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Analyzing and predicting the rises in sea level are vital elements in oceanography and marine management especially in managing lowlying coastal areas. The present study aims to analyze the ability of machine learning algorithm viz. regression support vector machine (RSVM) in predicting the changes in the sea level on the east coast of Peninsular Malaysia. The selected inputs for the proposed model are monthly mean sea level (MMSL), monthly sea surface temperature (SST), rainfall and mean cloud cover (MCC) for the period from January 2007 to December 2017. A total of 132 data points for each meteorological parameter were used, where 92 (70%) data points from January 2007 to December 2015 were used for training and 40 (30%) data points from January 2016 to December 2017 were used for validating and testing. Results showed based on the correlation coefficient that the model predicts the sea level rises accurately (R= 0.861, 0.825 and 0.857) for Kerteh, Tanjung Sedili, and Tioman Island, respectively. Moreover, the predicted values were similar to the historical tidegauge data with very low error, which indicates that the proposed RSVM model can be a promising tool for decisionmakers and can be reliable to predict monthly mean sea level rises in Malaysia.
sea level rise, machine learning, time series, meteorological, prediction
Even with the latest technologies available today, there are many complicating factors affected the reliability of the conventional models in predicting of future sea level for three nearshore regions of east coast Peninsular Malaysia (ECPM), viz Kerteh, Tanjung Sedili, and Tioman Island, which is crucial since the population in these lowlying nearshore coastal are frequently exposed to the occurrences of flood inundation. In addition to that, the majority of coastline of these areas are sandy beaches that have undergone the most severe erosion for the past two decades. Therefore, the purpose of accurate prediction of sea level is vital to mitigate any possible damage to the coastal regions and for better protection to the marine ecosystem, boost economic growth, and protect the environment [1]. These areas are suscepitable to any unexpected rises in the sea level which can lead to a serious impact on the coastal structure and the livelihood on the communities in the areas. Therefore, there is a need to develop model capable of capturing and predicting the changes in sea level accurately.
Time series prediction has long been used in various fields of applications [2]. In recent years, a lot of attention has been given to nonlinear or chaotic timeseries predictions due to the complex changes that occur due to the drastic changes in climate [3, 4]. One of the major approaches used to carry out the prediction of the sea level rise is the regression model. Nevertheless, the conventional regression approach showed inability to accurately predict the sea level rise due to the ingrained nonlinear interrelationship between the input and output variables, hence making it a continuously scientific challenge. Recently, Artificial intelligence (AI) adopted by researchers in order to overcome the limitations of the conventional models [5].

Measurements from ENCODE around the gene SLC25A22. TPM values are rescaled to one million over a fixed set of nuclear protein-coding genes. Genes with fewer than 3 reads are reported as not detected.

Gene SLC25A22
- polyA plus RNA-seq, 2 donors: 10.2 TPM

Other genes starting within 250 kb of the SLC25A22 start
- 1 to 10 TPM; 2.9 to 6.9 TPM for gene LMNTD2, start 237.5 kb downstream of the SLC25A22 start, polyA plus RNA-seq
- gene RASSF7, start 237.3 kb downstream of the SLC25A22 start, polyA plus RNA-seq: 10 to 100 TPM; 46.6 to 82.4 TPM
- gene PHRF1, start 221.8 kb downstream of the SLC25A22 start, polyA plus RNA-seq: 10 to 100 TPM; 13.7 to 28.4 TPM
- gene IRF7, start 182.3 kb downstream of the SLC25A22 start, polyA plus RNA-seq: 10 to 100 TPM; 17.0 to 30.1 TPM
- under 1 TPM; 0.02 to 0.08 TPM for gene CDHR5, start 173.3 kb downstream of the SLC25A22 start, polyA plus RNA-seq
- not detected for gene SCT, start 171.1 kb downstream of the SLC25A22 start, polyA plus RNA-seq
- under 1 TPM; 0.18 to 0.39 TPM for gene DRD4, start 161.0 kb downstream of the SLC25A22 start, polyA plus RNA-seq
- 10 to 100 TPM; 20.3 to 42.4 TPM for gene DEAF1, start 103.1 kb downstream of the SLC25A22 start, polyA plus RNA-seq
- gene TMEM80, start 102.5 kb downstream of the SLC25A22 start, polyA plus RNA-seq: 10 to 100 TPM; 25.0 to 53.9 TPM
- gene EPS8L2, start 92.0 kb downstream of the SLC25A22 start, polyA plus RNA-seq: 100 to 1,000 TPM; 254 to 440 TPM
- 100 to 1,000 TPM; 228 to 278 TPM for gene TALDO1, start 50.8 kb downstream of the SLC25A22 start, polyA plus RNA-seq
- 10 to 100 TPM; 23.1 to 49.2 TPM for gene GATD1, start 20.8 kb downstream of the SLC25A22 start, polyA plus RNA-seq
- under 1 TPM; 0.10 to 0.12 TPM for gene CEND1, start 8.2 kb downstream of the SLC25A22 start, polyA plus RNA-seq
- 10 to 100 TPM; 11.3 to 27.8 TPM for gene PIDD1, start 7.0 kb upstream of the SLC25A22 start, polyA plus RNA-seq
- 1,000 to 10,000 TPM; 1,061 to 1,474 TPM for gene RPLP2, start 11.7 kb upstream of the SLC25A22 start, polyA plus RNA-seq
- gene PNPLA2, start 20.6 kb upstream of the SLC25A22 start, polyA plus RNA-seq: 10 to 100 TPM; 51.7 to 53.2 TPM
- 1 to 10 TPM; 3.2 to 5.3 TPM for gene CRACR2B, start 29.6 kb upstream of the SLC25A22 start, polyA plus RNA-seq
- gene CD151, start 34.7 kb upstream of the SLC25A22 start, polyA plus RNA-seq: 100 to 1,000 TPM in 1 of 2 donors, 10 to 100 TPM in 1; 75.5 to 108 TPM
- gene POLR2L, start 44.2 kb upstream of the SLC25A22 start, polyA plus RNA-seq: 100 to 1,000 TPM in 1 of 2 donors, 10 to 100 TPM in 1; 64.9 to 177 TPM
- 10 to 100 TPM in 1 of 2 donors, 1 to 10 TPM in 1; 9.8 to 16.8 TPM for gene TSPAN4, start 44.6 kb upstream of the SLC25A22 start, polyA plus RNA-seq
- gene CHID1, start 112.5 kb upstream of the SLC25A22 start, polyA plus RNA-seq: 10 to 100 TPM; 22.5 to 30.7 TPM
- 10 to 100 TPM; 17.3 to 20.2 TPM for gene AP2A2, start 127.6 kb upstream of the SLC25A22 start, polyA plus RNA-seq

The techniques of artificial intelligence have recently obtained considerable attention from researchers and have been applied to address the limitations associated with the current models. Such techniques have become some of the favored computational methods for forecasting sea level rises, as they can achieve rapid computation using just a few parameters as input [69].
Lai et al. [10] proposed Artificial intelligence (AI) algorithm namely genetic programming (GP) to predict the monthly mean sea level (MMSL) for a horizon of 10 years ahead. This study was performed at the east coast of peninsular Malaysia (ECPM) and was compared with three different regions of ECPM in order to attain the consistency and strength of the prediction model. The results of the correlation coefficient of the testing stage given the result of 0.810 with iterations reached 300 epochs. One of the limitations in this algorithm is the time it takes to reach to the optimum value, therefore, there needs to propose a new algorithm capable of attaining a high level of accuracy in a shorter time.